“And, again, I'm proud of the swift, coordinated response that the President had.  He extended TPS, at long last, Temporary Protected Status.  We've been asking for that for a long time -- for Haitians, living in the U.S., long before President Obama was President.  And it ensures and no one will be sent back against their will to the devastation.

“I talked earlier about the President's leadership in this regard.  At this tragic time, we can take steps right away to ensure a brighter future for Haiti.  I do believe, as one who comes from an earthquake country, I hope -- it's not just that -- but California -- where we experience earthquakes -- that there's a possibility that Haiti can leapfrog over all the physical devastation there to an economy and a future that is so very bright.  That this can create a boom economy for the people there and make a big difference in their lives.  This can only happen if we all help. 

“Already today, the House has passed the bipartisan ‘Charitable Tax Deduction' legislation to encourage and incentivize assistance from the American people to the people of Haiti.  I hope the Senate will soon follow and send this bill to the President's desk.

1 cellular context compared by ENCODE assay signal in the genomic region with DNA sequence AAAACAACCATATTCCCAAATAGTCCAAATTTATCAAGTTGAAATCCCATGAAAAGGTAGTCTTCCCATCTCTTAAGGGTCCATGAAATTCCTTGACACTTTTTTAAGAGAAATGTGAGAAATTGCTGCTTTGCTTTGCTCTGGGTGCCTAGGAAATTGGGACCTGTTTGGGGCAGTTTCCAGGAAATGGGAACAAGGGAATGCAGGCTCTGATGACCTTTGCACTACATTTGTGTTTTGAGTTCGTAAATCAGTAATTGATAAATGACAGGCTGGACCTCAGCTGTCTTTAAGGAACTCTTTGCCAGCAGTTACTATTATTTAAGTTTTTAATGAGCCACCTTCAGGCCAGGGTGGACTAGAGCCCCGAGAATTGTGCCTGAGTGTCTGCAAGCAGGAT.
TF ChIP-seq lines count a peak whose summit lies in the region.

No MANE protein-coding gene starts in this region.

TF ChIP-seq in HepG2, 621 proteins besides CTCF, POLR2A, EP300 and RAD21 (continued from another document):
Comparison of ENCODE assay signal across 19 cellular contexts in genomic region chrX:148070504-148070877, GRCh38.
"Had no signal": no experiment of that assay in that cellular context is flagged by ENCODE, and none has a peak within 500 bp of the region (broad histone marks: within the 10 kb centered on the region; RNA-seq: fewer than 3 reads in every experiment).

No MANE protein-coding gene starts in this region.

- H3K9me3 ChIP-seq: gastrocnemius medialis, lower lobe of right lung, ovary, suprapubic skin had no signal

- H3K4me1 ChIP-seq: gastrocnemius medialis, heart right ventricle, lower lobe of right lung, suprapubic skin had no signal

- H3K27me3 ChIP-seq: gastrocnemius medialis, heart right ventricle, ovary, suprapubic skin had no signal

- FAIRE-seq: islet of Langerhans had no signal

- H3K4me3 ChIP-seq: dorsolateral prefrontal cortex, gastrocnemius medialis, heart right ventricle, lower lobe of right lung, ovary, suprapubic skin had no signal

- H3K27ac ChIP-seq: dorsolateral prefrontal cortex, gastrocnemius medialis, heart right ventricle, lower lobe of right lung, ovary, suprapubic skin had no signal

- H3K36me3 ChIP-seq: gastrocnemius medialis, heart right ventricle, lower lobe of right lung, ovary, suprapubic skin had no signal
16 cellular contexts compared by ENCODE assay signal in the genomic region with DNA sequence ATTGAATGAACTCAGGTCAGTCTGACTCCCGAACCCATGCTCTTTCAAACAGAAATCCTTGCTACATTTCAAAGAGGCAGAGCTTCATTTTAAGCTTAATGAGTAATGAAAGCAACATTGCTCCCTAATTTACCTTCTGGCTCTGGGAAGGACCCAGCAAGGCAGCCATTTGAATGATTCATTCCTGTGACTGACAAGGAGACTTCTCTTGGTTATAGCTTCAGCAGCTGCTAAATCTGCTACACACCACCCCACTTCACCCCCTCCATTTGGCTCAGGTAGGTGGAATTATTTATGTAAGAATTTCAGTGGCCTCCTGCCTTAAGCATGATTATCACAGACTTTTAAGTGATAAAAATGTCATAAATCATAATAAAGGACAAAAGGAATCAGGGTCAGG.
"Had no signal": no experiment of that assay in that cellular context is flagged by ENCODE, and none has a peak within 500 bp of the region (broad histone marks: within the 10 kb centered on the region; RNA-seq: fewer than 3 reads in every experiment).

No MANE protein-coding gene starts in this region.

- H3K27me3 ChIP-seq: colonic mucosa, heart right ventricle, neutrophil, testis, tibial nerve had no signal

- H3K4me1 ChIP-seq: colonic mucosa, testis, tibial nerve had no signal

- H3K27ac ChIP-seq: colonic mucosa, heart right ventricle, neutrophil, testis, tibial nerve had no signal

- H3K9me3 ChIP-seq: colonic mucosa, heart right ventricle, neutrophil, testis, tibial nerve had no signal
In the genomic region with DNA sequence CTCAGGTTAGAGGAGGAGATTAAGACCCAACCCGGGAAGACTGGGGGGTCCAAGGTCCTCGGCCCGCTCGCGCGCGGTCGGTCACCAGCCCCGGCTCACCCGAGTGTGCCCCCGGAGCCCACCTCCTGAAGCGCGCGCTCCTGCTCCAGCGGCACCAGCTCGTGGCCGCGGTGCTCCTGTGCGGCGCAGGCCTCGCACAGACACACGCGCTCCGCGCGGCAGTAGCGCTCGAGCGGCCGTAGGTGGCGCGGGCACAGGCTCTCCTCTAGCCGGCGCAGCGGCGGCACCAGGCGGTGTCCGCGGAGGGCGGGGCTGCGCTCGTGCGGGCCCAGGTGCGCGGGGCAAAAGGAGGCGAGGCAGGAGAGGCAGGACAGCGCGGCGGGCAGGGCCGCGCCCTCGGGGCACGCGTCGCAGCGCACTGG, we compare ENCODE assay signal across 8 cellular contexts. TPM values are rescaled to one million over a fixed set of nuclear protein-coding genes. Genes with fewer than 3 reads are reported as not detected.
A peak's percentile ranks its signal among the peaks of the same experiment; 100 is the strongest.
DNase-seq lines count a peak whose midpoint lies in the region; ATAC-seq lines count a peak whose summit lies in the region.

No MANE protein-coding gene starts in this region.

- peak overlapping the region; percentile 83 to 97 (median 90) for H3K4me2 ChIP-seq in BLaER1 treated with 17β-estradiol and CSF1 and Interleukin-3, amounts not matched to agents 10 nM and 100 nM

“Next, the international development banks should move forward with full debt cancellation for Haiti.  International institutions should be removing obstacles to Haiti's enormous long-term reconstruction challenges including providing the new assistance in the form of grants and not loans. 

“Third, I will be asking the appropriate committees to work together with the Administration and the Haitian government, to see how Congress can support long-term sustainable development plans for Haiti.

“A compassionate and generous response from the United States is essential to stabilizing Haiti.  While there has been a strong initial response to the crisis, there must be an initiative to provide sustainable assistance that empowers Haiti's institutions and the Haitian people to build a future that is better than the past.  

“We value the strong relationship between Haiti and the United States.  Our countries share a long and often difficult history in some respects, but that binds us together. 

“Wherever Haitian immigrants have settled, they have thrived and they have contributed to the welfare and the well-being of their new home country, never forgetting their Haitian legacy.

“We know about the artistic genius and entrepreneurial spirit of the Haitian people.  Wyclef Jean, are you listening?  And so many others.  They will succeed if they are only given the opportunity. 

“Today with this resolution, we are saying to the Haitian people: in your hour of greatest need, America stands with you.

“Again, I thank Congresswoman Lee for her leadership on this important issue and Congresswoman Ros-Lehtinen as well.”